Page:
All Grain Brewing / Re: Enzyme weak Malts, conversion?
« on: April 07, 2015, 03:03:54 PM »
mash PH is 5.45 room temp. my house water is basically only good for stouts:) my bicarb is 308ppm. Good point on the potential extract. i use software and there PE could be different than what is actual. Also i didnt mention before but my mash temp did drift down to 145F over 75min maybe in this case this could be a reason. Maybe i could try a step mash next time to insure optimal environment for beta and alpha.  It's just strange i never have problems unless i have a higher adjunct/ lovibond specifically  beer.   

All Grain Brewing / Enzyme weak Malts, conversion?
« on: April 07, 2015, 07:05:57 AM »
I have been noticing that when i use a large portion of specialty malts i tend to have decreased efficiency. All my parameters are controlled. All grain: PH, 1.75qts/lb, crush is good. I batch sparge and mash for 75min and have be up to 10% lower on my efficiency. I have yet gone through a "brewhouse efficiency" test to try and figure out at what stage i have having issues ( conversion or lauter) but i am assuming its conversion. So ? is do any of your ladies have issues when using higher levels of specialty malts with conversion? Also i am assuming that higher roast malts have less enzymatic power? my most recent was an southern english brown. 64% MO, 12.9% C80, 8% C120, 6.6% special roast, 4.8%pale chocolate, 3% carafa ll. mashed at 148F 75 min.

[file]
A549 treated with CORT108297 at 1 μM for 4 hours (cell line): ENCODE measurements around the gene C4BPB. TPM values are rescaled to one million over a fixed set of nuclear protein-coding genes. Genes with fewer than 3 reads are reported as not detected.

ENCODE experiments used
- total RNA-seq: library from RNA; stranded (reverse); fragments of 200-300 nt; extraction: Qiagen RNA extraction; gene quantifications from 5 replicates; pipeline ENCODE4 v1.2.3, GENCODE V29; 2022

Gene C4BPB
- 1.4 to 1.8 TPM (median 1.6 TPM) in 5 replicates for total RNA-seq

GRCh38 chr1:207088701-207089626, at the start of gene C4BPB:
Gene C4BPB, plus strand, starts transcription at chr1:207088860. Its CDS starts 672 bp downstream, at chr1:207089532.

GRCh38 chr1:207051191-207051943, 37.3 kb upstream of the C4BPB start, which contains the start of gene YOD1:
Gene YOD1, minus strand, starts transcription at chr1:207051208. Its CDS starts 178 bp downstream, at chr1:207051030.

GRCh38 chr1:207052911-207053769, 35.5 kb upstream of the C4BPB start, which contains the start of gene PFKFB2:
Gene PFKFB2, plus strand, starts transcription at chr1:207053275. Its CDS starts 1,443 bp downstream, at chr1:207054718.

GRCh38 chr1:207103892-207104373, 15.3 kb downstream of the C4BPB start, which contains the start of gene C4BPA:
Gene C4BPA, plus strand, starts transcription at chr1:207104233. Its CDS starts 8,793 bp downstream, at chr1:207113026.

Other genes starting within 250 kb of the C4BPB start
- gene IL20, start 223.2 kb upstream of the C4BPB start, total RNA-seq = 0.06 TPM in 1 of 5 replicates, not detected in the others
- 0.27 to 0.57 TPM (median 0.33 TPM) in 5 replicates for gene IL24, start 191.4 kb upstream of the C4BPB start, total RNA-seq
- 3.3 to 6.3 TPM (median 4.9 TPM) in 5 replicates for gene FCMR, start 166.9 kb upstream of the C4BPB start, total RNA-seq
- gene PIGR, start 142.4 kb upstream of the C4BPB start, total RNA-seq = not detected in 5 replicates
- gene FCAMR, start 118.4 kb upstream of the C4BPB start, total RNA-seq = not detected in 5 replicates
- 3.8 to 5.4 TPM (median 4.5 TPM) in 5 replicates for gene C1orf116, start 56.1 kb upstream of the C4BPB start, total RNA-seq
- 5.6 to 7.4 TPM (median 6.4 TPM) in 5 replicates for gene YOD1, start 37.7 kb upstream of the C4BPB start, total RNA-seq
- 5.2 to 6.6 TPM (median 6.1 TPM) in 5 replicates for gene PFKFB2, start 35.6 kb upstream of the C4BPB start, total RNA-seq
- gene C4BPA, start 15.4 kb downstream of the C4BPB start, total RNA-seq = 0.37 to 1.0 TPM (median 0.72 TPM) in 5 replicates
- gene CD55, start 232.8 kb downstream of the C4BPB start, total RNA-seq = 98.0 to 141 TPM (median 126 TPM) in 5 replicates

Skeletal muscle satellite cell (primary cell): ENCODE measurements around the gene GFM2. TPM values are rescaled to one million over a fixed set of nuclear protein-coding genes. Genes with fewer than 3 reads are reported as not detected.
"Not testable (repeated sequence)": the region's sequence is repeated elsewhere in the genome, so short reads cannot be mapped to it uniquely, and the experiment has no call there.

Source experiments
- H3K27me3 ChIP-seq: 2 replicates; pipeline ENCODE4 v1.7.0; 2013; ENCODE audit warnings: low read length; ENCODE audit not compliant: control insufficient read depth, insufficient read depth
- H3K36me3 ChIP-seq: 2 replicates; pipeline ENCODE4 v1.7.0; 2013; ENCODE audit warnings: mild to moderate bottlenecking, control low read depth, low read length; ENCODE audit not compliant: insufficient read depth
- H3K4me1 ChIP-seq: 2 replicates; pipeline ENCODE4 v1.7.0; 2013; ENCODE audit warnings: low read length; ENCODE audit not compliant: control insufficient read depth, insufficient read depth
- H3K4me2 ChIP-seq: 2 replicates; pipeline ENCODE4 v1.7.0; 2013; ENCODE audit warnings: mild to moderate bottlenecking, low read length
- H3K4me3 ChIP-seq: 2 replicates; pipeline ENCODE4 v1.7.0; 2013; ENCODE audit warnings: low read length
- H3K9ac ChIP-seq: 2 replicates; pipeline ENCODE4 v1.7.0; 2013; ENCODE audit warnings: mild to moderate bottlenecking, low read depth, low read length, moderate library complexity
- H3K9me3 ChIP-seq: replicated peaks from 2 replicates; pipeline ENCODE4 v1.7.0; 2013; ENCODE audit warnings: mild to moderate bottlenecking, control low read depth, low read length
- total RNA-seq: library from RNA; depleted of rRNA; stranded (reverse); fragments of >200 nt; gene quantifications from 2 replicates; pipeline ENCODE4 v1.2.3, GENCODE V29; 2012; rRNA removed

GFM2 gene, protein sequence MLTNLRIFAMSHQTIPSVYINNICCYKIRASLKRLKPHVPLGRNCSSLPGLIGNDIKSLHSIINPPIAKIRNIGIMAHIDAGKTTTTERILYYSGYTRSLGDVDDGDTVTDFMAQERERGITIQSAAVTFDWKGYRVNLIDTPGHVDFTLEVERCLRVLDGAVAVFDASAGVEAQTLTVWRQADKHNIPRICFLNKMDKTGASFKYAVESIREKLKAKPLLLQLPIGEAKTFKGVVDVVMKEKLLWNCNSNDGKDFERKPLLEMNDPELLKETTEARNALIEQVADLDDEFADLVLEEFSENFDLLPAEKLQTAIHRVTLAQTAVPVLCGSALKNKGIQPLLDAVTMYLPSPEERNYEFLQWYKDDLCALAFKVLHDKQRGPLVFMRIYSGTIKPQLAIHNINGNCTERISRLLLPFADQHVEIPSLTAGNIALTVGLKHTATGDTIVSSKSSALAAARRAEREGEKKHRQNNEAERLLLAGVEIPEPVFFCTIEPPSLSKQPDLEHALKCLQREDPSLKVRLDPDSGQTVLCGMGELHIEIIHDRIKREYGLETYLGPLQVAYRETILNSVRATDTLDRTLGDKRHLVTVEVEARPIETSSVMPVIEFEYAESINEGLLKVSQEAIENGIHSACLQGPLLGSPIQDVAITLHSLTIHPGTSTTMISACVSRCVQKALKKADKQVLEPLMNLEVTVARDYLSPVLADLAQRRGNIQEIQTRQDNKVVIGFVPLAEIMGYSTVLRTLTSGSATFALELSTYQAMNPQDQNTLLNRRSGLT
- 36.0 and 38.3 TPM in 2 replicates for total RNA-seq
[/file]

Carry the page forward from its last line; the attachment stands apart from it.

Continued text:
All Grain Brewing / Re: water to grain ratio for mashing
« on: March 29, 2015, 06:21:04 AM »
You can go to 2+ qts/lb for malts with high enzymes.
Often a simple infusion will be fine in the 1.25 to 1.5 qt/lb.

It is also process/system dependent. For instance i use a EHERMS (Electric Heat Exchange Recirculating Mash System) that uses pumps to recirculate and 1.75 to 2 qts/lb works best on "my" system.